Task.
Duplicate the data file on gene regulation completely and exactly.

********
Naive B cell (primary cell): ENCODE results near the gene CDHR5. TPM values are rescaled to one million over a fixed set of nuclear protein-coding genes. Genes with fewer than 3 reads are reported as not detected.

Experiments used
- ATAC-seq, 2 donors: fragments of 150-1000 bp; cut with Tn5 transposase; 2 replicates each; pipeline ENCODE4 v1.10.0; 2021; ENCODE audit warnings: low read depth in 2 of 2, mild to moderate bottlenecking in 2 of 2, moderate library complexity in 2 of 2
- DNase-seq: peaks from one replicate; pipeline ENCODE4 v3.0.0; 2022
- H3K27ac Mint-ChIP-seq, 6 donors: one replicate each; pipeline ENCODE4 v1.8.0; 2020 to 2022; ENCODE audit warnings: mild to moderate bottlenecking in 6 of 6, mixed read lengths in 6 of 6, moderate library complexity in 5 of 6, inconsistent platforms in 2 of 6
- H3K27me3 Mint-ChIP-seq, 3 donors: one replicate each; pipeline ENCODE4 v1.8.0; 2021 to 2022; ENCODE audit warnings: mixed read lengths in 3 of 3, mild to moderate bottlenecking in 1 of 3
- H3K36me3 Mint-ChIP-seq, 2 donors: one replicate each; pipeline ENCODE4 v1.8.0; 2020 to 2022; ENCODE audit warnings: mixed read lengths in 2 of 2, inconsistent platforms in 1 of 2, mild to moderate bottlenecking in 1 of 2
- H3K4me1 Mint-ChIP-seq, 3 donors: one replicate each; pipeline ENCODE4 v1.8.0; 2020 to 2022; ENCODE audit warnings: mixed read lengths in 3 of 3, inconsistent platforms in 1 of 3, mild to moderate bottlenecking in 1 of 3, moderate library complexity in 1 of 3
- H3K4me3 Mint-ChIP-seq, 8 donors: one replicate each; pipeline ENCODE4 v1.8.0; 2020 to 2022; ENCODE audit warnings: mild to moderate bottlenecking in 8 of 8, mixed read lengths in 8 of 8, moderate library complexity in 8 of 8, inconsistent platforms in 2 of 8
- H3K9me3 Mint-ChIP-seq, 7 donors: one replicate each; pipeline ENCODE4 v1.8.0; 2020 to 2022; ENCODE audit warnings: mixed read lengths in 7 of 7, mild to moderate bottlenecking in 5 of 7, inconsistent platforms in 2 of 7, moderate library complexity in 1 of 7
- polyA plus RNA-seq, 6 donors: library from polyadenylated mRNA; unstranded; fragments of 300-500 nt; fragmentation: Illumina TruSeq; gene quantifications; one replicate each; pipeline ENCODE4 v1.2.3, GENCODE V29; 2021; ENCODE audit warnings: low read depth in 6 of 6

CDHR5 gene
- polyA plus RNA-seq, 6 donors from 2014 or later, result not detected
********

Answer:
Naive B cell (primary cell): ENCODE results near the gene CDHR5. TPM values are rescaled to one million over a fixed set of nuclear protein-coding genes. Genes with fewer than 3 reads are reported as not detected.

Experiments used
- ATAC-seq, 2 donors: fragments of 150-1000 bp; cut with Tn5 transposase; 2 replicates each; pipeline ENCODE4 v1.10.0; 2021; ENCODE audit warnings: low read depth in 2 of 2, mild to moderate bottlenecking in 2 of 2, moderate library complexity in 2 of 2
- DNase-seq: peaks from one replicate; pipeline ENCODE4 v3.0.0; 2022
- H3K27ac Mint-ChIP-seq, 6 donors: one replicate each; pipeline ENCODE4 v1.8.0; 2020 to 2022; ENCODE audit warnings: mild to moderate bottlenecking in 6 of 6, mixed read lengths in 6 of 6, moderate library complexity in 5 of 6, inconsistent platforms in 2 of 6
- H3K27me3 Mint-ChIP-seq, 3 donors: one replicate each; pipeline ENCODE4 v1.8.0; 2021 to 2022; ENCODE audit warnings: mixed read lengths in 3 of 3, mild to moderate bottlenecking in 1 of 3
- H3K36me3 Mint-ChIP-seq, 2 donors: one replicate each; pipeline ENCODE4 v1.8.0; 2020 to 2022; ENCODE audit warnings: mixed read lengths in 2 of 2, inconsistent platforms in 1 of 2, mild to moderate bottlenecking in 1 of 2
- H3K4me1 Mint-ChIP-seq, 3 donors: one replicate each; pipeline ENCODE4 v1.8.0; 2020 to 2022; ENCODE audit warnings: mixed read lengths in 3 of 3, inconsistent platforms in 1 of 3, mild to moderate bottlenecking in 1 of 3, moderate library complexity in 1 of 3
- H3K4me3 Mint-ChIP-seq, 8 donors: one replicate each; pipeline ENCODE4 v1.8.0; 2020 to 2022; ENCODE audit warnings: mild to moderate bottlenecking in 8 of 8, mixed read lengths in 8 of 8, moderate library complexity in 8 of 8, inconsistent platforms in 2 of 8
- H3K9me3 Mint-ChIP-seq, 7 donors: one replicate each; pipeline ENCODE4 v1.8.0; 2020 to 2022; ENCODE audit warnings: mixed read lengths in 7 of 7, mild to moderate bottlenecking in 5 of 7, inconsistent platforms in 2 of 7, moderate library complexity in 1 of 7
- polyA plus RNA-seq, 6 donors: library from polyadenylated mRNA; unstranded; fragments of 300-500 nt; fragmentation: Illumina TruSeq; gene quantifications; one replicate each; pipeline ENCODE4 v1.2.3, GENCODE V29; 2021; ENCODE audit warnings: low read depth in 6 of 6

CDHR5 gene
- polyA plus RNA-seq, 6 donors from 2014 or later, result not detected